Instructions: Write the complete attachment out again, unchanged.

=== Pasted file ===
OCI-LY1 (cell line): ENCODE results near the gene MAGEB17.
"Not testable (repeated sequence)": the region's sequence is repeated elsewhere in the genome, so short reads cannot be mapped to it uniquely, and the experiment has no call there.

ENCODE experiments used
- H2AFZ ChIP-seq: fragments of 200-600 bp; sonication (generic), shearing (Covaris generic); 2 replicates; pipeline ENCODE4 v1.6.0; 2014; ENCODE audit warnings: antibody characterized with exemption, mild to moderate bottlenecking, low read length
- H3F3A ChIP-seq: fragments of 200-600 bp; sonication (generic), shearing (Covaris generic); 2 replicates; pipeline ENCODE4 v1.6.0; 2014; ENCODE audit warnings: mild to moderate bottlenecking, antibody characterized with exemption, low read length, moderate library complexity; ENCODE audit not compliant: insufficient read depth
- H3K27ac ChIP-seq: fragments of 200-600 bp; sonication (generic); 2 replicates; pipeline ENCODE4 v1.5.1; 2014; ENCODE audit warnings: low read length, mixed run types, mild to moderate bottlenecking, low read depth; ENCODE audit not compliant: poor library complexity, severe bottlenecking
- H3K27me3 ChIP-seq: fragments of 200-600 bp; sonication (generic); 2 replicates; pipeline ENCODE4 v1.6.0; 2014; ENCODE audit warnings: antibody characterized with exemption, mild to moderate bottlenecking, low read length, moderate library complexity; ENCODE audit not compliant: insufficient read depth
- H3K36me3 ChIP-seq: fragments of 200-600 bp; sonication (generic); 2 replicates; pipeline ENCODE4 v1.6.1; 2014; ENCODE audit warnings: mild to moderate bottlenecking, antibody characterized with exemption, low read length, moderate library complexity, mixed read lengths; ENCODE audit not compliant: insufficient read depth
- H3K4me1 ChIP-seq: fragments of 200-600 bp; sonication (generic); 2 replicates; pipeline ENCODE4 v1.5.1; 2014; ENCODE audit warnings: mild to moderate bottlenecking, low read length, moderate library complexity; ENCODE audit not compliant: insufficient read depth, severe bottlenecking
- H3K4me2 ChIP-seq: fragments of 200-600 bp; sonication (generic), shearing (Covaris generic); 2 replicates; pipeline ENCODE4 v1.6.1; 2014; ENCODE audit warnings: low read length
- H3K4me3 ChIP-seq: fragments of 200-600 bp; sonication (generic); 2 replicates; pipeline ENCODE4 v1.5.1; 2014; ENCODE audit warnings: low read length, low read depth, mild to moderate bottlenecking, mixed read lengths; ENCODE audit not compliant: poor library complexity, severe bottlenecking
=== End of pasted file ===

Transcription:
OCI-LY1 (cell line): ENCODE results near the gene MAGEB17.
"Not testable (repeated sequence)": the region's sequence is repeated elsewhere in the genome, so short reads cannot be mapped to it uniquely, and the experiment has no call there.

ENCODE experiments used
- H2AFZ ChIP-seq: fragments of 200-600 bp; sonication (generic), shearing (Covaris generic); 2 replicates; pipeline ENCODE4 v1.6.0; 2014; ENCODE audit warnings: antibody characterized with exemption, mild to moderate bottlenecking, low read length
- H3F3A ChIP-seq: fragments of 200-600 bp; sonication (generic), shearing (Covaris generic); 2 replicates; pipeline ENCODE4 v1.6.0; 2014; ENCODE audit warnings: mild to moderate bottlenecking, antibody characterized with exemption, low read length, moderate library complexity; ENCODE audit not compliant: insufficient read depth
- H3K27ac ChIP-seq: fragments of 200-600 bp; sonication (generic); 2 replicates; pipeline ENCODE4 v1.5.1; 2014; ENCODE audit warnings: low read length, mixed run types, mild to moderate bottlenecking, low read depth; ENCODE audit not compliant: poor library complexity, severe bottlenecking
- H3K27me3 ChIP-seq: fragments of 200-600 bp; sonication (generic); 2 replicates; pipeline ENCODE4 v1.6.0; 2014; ENCODE audit warnings: antibody characterized with exemption, mild to moderate bottlenecking, low read length, moderate library complexity; ENCODE audit not compliant: insufficient read depth
- H3K36me3 ChIP-seq: fragments of 200-600 bp; sonication (generic); 2 replicates; pipeline ENCODE4 v1.6.1; 2014; ENCODE audit warnings: mild to moderate bottlenecking, antibody characterized with exemption, low read length, moderate library complexity, mixed read lengths; ENCODE audit not compliant: insufficient read depth
- H3K4me1 ChIP-seq: fragments of 200-600 bp; sonication (generic); 2 replicates; pipeline ENCODE4 v1.5.1; 2014; ENCODE audit warnings: mild to moderate bottlenecking, low read length, moderate library complexity; ENCODE audit not compliant: insufficient read depth, severe bottlenecking
- H3K4me2 ChIP-seq: fragments of 200-600 bp; sonication (generic), shearing (Covaris generic); 2 replicates; pipeline ENCODE4 v1.6.1; 2014; ENCODE audit warnings: low read length
- H3K4me3 ChIP-seq: fragments of 200-600 bp; sonication (generic); 2 replicates; pipeline ENCODE4 v1.5.1; 2014; ENCODE audit warnings: low read length, low read depth, mild to moderate bottlenecking, mixed read lengths; ENCODE audit not compliant: poor library complexity, severe bottlenecking